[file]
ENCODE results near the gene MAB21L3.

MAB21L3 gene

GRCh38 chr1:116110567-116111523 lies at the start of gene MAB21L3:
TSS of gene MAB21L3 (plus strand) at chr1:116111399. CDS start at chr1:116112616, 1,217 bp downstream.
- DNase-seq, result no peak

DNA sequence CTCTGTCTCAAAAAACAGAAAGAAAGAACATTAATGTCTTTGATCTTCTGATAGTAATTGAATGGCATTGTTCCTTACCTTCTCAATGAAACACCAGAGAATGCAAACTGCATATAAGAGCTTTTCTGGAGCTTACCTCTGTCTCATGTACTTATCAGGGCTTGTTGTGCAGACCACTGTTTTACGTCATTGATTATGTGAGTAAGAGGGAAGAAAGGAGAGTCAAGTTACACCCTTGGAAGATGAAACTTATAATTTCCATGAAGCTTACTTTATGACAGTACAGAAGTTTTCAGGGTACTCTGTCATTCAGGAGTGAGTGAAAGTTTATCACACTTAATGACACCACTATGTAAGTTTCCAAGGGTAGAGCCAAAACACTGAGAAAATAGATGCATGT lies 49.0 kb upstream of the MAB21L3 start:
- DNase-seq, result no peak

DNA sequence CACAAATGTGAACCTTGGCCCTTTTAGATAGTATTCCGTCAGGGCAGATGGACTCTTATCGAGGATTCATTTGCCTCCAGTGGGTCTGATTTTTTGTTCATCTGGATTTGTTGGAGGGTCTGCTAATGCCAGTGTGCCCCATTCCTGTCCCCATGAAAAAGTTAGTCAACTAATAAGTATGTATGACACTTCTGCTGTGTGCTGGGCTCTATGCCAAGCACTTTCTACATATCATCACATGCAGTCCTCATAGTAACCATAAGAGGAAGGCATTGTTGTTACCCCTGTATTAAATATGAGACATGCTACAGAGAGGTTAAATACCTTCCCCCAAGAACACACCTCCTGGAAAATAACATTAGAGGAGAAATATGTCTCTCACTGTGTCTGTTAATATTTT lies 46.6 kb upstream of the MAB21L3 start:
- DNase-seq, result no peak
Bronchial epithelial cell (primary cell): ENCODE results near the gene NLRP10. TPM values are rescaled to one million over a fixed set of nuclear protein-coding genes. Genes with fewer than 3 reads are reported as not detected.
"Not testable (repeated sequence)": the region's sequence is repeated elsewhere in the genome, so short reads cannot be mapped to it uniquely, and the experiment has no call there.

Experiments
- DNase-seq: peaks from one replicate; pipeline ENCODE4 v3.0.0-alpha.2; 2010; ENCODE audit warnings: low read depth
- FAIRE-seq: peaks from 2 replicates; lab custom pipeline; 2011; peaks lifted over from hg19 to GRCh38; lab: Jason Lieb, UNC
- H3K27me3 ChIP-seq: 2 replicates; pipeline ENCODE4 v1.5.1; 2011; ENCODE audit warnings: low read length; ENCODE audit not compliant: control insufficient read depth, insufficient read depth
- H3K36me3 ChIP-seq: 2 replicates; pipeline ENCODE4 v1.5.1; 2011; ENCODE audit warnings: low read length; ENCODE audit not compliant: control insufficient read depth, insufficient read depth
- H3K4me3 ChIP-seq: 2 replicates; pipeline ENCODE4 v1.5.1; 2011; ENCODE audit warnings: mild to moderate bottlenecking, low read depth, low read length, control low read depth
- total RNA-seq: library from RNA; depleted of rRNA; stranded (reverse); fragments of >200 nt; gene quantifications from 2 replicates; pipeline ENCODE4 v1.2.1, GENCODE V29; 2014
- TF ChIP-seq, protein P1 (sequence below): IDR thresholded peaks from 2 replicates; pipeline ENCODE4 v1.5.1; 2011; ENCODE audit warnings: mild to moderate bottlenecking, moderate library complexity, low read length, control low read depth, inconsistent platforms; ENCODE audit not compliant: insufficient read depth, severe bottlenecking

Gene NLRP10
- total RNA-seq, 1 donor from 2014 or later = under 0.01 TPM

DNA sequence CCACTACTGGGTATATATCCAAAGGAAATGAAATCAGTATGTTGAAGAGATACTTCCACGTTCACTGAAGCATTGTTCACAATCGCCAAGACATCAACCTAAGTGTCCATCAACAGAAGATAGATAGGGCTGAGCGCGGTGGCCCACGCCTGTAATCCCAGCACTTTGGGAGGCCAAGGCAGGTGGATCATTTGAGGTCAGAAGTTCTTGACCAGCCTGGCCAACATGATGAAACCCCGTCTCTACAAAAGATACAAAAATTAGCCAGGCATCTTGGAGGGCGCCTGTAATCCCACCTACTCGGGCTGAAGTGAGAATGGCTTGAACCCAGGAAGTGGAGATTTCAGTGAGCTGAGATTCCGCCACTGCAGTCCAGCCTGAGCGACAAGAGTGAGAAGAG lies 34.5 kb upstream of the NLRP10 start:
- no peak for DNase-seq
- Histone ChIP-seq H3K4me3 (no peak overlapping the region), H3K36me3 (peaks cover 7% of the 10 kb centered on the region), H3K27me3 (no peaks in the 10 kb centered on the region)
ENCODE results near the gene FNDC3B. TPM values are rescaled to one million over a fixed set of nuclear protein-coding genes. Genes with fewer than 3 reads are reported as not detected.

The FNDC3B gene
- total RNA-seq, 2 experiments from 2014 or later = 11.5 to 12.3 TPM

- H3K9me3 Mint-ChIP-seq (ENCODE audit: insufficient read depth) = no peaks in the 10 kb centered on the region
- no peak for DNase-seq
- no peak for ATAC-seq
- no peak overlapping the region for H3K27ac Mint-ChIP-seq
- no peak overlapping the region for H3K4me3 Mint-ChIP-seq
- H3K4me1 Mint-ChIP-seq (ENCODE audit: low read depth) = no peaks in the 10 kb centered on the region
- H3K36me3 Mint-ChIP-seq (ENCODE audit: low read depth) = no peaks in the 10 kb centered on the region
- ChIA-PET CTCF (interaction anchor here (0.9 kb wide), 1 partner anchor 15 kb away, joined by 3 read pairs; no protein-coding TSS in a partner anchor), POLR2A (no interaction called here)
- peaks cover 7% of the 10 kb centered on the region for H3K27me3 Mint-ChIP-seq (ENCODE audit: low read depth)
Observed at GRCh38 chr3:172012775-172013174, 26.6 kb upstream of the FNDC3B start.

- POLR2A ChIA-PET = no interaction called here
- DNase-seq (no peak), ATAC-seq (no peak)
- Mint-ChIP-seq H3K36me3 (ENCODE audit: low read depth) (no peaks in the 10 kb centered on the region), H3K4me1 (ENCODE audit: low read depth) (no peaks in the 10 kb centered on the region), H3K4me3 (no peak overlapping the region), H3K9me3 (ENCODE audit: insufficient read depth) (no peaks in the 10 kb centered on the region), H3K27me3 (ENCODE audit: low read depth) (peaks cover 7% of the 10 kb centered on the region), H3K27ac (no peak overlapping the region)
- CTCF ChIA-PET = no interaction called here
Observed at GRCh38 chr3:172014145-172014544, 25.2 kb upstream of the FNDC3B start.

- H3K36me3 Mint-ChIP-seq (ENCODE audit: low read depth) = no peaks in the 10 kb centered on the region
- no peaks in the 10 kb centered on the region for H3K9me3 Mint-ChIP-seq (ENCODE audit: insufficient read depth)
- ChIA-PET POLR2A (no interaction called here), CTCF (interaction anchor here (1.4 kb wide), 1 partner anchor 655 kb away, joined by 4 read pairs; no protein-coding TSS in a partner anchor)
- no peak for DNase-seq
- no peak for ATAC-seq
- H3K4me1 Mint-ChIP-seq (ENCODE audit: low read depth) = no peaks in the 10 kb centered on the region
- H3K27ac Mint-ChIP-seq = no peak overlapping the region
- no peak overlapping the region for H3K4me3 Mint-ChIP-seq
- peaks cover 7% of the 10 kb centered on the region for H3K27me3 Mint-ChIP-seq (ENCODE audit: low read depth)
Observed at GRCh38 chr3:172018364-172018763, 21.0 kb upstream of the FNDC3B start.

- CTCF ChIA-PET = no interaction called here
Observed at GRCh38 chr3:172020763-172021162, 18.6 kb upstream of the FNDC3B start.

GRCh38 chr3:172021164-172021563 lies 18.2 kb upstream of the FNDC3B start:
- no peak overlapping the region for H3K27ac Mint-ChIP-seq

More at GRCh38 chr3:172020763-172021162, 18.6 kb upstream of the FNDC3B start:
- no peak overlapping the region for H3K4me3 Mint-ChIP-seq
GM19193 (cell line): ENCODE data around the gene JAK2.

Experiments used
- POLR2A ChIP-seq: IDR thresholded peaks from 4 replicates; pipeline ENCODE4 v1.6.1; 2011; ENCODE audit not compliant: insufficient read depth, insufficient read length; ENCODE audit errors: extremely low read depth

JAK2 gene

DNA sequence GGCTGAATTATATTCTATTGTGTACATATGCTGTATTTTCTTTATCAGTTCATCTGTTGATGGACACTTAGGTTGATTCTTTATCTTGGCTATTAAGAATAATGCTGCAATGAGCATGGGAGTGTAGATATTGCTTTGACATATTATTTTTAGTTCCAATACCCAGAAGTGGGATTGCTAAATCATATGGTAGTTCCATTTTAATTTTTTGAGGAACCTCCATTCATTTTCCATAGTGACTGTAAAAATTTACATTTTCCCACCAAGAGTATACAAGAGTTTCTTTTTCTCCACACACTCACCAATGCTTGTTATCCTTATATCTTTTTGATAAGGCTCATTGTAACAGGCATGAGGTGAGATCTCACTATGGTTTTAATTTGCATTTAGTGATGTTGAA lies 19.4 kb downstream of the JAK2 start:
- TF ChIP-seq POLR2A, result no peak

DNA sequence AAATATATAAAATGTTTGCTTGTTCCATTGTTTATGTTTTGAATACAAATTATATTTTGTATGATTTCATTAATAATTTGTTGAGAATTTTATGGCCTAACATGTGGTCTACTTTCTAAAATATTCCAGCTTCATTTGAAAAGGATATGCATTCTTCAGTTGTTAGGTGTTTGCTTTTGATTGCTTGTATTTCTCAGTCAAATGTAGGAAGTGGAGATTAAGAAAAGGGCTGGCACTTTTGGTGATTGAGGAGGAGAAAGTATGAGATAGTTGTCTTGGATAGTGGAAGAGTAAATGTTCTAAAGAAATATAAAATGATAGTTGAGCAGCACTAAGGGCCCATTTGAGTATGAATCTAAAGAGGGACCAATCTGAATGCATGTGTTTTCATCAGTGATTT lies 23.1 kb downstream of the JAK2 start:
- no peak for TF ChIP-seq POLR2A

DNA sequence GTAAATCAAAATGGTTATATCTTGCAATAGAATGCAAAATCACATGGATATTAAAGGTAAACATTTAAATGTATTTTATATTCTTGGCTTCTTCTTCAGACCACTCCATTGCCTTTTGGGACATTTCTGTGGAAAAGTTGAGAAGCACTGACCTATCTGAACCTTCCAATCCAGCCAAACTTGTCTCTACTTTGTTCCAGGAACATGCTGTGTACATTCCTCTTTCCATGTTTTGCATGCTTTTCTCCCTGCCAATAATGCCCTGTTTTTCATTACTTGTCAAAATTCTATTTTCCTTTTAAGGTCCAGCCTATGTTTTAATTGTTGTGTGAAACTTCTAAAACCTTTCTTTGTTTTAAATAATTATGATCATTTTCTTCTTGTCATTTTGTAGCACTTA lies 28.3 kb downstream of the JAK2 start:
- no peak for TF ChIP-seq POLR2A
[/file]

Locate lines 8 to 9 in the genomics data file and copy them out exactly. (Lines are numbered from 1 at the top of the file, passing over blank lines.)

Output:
DNA sequence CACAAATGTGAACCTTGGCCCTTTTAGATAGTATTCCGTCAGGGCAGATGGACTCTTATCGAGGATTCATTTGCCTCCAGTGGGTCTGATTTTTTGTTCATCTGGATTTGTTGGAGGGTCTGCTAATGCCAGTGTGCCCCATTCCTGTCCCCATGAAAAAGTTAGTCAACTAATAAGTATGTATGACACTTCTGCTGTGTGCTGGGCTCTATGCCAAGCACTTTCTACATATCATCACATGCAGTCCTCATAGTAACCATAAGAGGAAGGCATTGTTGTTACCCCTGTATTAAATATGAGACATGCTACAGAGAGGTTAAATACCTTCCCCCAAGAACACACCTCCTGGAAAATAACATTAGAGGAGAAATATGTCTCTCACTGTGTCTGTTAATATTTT lies 46.6 kb upstream of the MAB21L3 start:
- DNase-seq, result no peak